After the pot is slipped it is rubbed with a smooth river stone to polish the surface of the pot. The surface of the clay needs to be damp to be polished so the pot needs to be polished right after the slip has been applied or rewetted in a small area just before polishing. The polishing technique is done pretty much the same for pottery that is not slipped, a small section is dampened and polished, then another small section and so forth until the whole pot is well polished.
Traditional Pueblo paintbrushes are made from the long fibrous leaf of the yucca plant and many potters still use these but it is common to use store bought paintbrushes today too.
The paint used to decorate Pueblo pottery is most often one of three types.
- Brightly colored clay painted directly in the pot.
- Organic paint created by boiling down the Rocky Mountain Bee Plant into a thick syrup.
- A finely ground mineral mixed with a small amount of organic paint and/or a small amount off clay to help the paint to stick to the pot.
The designs are skillfully and carefully painted on the pot using the paints described above. After the painting is complete the pottery is ready to be fired.
It is not uncommon for pottery to be kiln fired in the Pueblos today but a large percent off it is still fired in a traditional outdoor firing. The firing process most often goes like this;
- Pottery is stacked in a metal container, milk crate or other non-flammable container raised off the ground by tin cans or something similar.
- Fuel is stacked all around the pottery container. Some wood may be used especially for kindling but most fuel used is manure, either whole cow pies or sheep manure from the bottom of the pen that has been trampled into a thick layer and cut into blocks.
- Fuel is lit on fire and allowed to burn down.
- If black pottery is being produced the entire stack of fuel and pottery is smothered in powdered horse manure before maximum temperature is reached.
Unlike modern pottery that is fired twice (or more times) Pueblo tradition dictates that the pottery is fired only once. It is made, decorated and finally fired, the temperatures reached are between 700 and 800 degrees Celsius so are not hot enough to vitrify the clay (melting the particles together). The resulting pottery is earthenware and therefore porous, allowing liquids in the pot to slowly soak through the pottery.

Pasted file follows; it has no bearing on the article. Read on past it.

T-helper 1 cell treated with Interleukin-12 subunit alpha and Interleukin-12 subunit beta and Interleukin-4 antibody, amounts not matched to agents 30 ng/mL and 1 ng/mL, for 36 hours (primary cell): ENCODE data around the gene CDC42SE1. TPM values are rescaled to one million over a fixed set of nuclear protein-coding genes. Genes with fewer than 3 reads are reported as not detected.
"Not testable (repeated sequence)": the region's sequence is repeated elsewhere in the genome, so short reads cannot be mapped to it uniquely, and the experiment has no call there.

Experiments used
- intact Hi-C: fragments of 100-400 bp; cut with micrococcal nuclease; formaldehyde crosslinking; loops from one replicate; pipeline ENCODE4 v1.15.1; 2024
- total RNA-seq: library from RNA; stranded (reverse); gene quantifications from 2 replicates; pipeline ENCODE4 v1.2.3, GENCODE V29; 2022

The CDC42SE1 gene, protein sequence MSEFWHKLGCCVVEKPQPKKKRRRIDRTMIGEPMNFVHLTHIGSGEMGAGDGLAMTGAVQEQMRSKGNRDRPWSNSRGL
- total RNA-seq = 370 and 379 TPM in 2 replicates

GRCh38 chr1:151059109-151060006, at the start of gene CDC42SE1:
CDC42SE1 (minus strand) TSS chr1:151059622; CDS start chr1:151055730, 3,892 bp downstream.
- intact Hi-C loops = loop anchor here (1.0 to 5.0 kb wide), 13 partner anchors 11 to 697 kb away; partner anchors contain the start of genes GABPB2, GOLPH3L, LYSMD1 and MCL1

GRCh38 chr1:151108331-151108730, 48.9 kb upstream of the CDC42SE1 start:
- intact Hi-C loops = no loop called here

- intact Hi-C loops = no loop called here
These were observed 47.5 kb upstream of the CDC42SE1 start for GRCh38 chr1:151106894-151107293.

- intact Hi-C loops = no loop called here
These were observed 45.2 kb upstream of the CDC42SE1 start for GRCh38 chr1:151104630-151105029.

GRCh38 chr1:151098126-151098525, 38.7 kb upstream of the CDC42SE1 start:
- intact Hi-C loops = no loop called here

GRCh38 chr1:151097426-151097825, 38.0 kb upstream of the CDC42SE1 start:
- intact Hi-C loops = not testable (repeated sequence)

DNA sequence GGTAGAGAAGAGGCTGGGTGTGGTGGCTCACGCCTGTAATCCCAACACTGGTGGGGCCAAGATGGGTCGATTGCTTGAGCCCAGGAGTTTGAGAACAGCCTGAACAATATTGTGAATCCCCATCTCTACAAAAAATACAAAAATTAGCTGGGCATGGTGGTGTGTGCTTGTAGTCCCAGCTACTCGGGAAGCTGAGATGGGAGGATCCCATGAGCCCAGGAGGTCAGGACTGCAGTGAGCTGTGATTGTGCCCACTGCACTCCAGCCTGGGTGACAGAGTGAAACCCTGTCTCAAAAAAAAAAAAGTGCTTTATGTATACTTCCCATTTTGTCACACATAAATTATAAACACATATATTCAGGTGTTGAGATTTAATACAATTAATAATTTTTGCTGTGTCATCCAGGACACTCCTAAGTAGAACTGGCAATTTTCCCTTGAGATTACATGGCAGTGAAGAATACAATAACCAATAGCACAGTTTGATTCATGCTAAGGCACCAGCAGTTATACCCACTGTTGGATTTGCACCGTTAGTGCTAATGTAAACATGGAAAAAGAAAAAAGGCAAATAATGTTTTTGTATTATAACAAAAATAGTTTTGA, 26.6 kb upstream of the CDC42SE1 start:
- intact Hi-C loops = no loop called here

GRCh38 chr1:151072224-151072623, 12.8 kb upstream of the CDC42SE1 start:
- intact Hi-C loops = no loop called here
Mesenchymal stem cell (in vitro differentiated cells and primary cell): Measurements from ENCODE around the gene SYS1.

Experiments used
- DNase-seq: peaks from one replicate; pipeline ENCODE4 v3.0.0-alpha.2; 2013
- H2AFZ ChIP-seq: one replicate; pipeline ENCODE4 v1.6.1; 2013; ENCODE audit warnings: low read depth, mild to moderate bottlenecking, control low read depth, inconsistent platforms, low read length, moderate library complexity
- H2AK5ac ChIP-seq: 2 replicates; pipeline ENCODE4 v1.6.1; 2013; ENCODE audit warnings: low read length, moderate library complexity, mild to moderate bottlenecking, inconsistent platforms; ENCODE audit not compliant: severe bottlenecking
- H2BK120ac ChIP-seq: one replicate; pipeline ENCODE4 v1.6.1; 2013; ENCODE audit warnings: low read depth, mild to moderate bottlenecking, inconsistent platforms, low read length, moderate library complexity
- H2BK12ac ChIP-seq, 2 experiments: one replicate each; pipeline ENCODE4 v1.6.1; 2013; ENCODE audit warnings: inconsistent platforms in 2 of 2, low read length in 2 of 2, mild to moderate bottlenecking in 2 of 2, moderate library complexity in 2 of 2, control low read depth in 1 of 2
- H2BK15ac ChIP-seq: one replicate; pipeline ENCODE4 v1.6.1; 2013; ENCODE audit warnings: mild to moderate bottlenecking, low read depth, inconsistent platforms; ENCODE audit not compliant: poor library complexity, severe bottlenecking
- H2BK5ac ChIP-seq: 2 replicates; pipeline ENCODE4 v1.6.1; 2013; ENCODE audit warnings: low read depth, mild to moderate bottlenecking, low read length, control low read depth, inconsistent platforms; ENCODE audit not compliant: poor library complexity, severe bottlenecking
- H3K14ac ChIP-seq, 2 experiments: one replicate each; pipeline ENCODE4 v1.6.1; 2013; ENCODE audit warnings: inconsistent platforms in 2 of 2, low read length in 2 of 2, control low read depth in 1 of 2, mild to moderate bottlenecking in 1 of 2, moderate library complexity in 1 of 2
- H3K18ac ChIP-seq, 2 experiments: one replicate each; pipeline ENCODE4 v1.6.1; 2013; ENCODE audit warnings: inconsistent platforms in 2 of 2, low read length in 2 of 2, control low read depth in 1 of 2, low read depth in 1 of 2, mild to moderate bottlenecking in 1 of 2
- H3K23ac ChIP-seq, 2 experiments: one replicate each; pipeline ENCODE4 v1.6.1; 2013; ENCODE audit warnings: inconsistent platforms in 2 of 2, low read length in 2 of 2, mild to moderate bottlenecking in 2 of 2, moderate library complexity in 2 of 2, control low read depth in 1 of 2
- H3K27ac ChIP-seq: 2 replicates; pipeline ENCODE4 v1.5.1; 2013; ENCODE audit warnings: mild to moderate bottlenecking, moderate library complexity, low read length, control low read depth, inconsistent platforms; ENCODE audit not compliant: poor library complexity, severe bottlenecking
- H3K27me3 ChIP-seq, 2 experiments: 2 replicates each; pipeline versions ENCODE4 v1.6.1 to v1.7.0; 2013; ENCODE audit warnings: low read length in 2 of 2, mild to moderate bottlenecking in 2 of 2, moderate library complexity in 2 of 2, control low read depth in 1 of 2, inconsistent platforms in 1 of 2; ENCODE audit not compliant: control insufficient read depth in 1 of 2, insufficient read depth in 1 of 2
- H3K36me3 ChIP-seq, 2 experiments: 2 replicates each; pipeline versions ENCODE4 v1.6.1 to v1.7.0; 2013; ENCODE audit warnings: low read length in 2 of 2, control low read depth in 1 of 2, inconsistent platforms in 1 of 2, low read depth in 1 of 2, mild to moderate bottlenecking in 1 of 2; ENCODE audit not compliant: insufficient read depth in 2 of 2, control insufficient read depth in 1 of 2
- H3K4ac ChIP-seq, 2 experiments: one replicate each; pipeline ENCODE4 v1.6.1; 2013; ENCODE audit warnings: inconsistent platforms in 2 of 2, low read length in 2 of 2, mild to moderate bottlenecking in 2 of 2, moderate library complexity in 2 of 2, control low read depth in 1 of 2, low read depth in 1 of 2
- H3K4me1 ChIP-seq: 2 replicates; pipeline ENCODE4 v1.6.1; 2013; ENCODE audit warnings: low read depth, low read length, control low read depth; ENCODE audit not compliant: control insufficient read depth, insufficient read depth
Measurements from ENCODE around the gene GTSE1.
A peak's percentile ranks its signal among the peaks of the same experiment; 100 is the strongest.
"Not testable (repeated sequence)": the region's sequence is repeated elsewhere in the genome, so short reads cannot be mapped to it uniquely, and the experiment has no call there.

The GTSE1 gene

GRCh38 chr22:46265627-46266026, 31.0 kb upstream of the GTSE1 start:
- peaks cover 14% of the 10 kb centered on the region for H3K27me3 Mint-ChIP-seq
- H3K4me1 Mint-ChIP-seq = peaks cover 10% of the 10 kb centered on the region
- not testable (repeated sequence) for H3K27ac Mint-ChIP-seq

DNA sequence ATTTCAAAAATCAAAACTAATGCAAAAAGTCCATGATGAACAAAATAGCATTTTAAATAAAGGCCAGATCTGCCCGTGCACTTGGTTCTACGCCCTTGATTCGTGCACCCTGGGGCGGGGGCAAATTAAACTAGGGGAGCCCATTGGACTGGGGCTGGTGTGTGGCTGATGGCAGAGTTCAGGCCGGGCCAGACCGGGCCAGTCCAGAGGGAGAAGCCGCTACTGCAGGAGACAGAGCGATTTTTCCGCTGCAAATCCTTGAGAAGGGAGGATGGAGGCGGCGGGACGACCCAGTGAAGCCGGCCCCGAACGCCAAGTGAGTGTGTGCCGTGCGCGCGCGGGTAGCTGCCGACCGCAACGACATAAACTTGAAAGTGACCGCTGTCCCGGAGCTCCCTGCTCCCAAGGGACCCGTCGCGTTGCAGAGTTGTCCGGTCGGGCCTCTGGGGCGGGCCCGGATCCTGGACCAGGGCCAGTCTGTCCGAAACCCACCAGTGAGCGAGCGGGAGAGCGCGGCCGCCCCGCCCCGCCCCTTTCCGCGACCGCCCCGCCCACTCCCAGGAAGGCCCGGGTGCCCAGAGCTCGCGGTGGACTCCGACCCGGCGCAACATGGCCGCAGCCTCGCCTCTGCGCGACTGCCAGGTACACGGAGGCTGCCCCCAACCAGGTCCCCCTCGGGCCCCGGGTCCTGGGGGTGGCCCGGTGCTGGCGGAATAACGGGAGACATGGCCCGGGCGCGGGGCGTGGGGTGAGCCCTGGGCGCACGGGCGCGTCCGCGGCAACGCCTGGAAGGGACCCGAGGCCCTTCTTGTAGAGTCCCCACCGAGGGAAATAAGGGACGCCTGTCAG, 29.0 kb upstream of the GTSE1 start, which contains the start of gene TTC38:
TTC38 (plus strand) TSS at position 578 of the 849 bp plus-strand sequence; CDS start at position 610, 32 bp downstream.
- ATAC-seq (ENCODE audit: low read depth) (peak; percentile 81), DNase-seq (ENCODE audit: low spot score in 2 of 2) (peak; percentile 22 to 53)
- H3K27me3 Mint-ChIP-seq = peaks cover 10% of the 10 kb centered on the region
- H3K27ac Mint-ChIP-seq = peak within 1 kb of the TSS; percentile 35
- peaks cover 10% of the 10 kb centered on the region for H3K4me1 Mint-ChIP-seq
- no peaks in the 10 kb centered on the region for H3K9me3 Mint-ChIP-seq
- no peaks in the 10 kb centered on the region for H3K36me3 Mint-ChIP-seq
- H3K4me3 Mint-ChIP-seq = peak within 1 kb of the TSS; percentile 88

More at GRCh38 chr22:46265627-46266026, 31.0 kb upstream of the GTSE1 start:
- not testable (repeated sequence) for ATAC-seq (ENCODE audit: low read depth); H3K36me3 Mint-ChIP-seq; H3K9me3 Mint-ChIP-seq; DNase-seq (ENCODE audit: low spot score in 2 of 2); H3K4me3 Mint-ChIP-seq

For a detailed explanation of the firing process used by many of these potters check out my article How to Fire Pottery Without a Kiln at this link.
Buying Pueblo Pottery
If you are planning on buying Pueblo pottery, it will help you to make an informed decision to know how it is made. Also the knowledge will help you better appreciate the work and artistry that went into your purchase.
It is fun to visit the Pueblos and meet individual potters and ask them questions about their work but that is not always possible. Whether you are buying from the potter or a dealer you should ask questions about any pottery you are interested in and get good answers before buying. Some things to watch out for are…
- Slip-cast ware. Some Pueblos will sell pottery that is not produced by the traditional coil method but instead is produced by a modern shortcut called slip casting. If you are buying slip cast pottery the price should reflect the shortcut.
- Kiln fired. It seems that some Pueblos have gone all in with using modern electric kilns to fire pottery while others rigidly stick to the traditional open firing method. For example, looking at pottery in the Pueblos of Zuni or Acoma you would be hard pressed to find any that was not kiln fired. Just the opposite is true at Hopi where nearly every single piece of pottery is fired outdoors with sheep manure.
- Contemporary Pueblo pottery. There is nothing wrong with contemporary pottery per-se but be aware that not all pottery offered for sale by Pueblo Indians today is made in the old ways. In addition to the shortcuts mentioned above you may find store bought “underglaze” paints, acrylic paints that are applied after firing or any number of more modern technique.
If you are interested in learning how to make Pueblo Pottery you would enjoy one of my online video based workshops, they cover all aspects of the art and are affordably priced. You may also like this article on how Anasazi pottery was made which will give a more detailed look into ancestral Pueblo pottery.